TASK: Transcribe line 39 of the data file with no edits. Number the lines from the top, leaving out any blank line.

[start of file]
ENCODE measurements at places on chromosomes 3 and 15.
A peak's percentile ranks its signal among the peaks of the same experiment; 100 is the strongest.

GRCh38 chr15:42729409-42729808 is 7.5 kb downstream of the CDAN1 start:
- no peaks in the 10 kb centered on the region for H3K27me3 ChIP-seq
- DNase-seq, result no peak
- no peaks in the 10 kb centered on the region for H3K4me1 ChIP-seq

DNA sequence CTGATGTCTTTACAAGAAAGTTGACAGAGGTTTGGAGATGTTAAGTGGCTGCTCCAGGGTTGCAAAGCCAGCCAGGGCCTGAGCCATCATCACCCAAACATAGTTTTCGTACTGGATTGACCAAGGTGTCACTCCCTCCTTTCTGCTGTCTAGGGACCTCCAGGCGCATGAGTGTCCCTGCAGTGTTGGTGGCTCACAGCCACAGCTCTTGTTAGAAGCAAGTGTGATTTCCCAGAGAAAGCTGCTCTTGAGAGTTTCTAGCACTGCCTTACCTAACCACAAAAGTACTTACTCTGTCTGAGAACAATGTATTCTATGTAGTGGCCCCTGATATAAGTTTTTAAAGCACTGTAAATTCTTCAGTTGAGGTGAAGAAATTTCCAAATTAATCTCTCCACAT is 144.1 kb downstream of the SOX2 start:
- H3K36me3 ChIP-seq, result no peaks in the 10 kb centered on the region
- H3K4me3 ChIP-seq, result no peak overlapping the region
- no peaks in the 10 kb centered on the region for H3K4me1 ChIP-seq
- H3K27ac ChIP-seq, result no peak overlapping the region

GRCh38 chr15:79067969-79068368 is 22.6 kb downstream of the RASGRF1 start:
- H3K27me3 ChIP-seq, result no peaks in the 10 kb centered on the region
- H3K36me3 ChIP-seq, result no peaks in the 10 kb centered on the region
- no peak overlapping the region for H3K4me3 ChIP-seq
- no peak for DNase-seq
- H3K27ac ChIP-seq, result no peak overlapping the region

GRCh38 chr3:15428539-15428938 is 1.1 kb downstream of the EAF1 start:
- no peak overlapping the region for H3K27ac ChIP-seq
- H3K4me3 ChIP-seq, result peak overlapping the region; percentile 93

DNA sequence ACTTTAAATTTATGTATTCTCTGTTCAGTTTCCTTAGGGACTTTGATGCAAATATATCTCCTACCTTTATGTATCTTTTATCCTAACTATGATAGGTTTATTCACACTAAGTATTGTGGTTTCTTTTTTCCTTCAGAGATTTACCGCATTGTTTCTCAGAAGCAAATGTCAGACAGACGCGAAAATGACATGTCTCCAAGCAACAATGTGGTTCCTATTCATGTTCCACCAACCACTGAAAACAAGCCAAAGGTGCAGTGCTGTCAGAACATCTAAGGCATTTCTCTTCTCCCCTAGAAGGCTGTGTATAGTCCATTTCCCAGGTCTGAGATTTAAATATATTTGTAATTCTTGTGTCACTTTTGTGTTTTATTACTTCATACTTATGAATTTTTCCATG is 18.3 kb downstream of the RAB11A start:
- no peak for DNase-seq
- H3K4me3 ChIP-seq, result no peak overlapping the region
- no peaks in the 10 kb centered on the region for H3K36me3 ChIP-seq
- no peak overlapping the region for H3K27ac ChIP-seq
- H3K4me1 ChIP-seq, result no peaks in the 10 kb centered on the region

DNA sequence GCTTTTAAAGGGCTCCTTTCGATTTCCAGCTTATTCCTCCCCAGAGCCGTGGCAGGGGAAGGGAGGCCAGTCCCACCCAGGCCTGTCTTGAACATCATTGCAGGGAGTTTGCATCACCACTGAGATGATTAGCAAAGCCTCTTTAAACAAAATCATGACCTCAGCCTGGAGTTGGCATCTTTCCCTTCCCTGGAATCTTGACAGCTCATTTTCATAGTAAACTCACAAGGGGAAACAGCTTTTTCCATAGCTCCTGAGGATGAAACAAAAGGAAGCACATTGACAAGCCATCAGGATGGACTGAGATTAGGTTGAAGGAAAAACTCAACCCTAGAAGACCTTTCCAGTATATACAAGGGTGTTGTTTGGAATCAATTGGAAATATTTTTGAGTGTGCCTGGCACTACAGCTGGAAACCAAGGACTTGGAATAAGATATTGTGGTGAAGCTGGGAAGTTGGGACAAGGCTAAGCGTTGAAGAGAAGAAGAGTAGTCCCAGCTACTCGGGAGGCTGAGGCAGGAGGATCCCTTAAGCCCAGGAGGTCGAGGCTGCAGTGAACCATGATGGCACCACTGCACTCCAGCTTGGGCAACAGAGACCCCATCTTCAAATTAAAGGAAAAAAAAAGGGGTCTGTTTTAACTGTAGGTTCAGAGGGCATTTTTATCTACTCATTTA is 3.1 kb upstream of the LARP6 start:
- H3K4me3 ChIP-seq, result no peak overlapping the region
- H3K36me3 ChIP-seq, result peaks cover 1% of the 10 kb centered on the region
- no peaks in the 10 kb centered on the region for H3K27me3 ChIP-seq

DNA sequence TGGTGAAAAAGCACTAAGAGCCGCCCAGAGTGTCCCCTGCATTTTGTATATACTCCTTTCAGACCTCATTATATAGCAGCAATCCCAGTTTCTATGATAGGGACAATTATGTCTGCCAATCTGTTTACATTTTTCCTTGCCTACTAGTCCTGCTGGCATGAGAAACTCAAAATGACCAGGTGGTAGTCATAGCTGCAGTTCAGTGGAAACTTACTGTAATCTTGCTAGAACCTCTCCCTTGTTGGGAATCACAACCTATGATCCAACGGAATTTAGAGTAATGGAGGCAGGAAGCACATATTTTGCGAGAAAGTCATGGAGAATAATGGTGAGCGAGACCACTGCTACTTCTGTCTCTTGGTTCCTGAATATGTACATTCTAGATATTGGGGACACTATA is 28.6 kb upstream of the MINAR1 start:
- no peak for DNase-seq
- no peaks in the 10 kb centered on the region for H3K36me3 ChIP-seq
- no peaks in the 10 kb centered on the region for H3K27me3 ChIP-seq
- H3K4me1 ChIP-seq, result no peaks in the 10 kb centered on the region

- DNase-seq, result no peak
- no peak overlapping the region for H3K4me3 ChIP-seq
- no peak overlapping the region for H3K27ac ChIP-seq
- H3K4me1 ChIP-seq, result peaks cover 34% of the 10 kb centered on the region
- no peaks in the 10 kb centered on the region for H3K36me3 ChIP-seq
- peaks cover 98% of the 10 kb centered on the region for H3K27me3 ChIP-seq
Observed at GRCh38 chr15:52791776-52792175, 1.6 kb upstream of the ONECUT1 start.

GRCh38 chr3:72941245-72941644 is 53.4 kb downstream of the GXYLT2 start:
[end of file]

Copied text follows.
- H3K4me1 ChIP-seq, result peaks cover 34% of the 10 kb centered on the region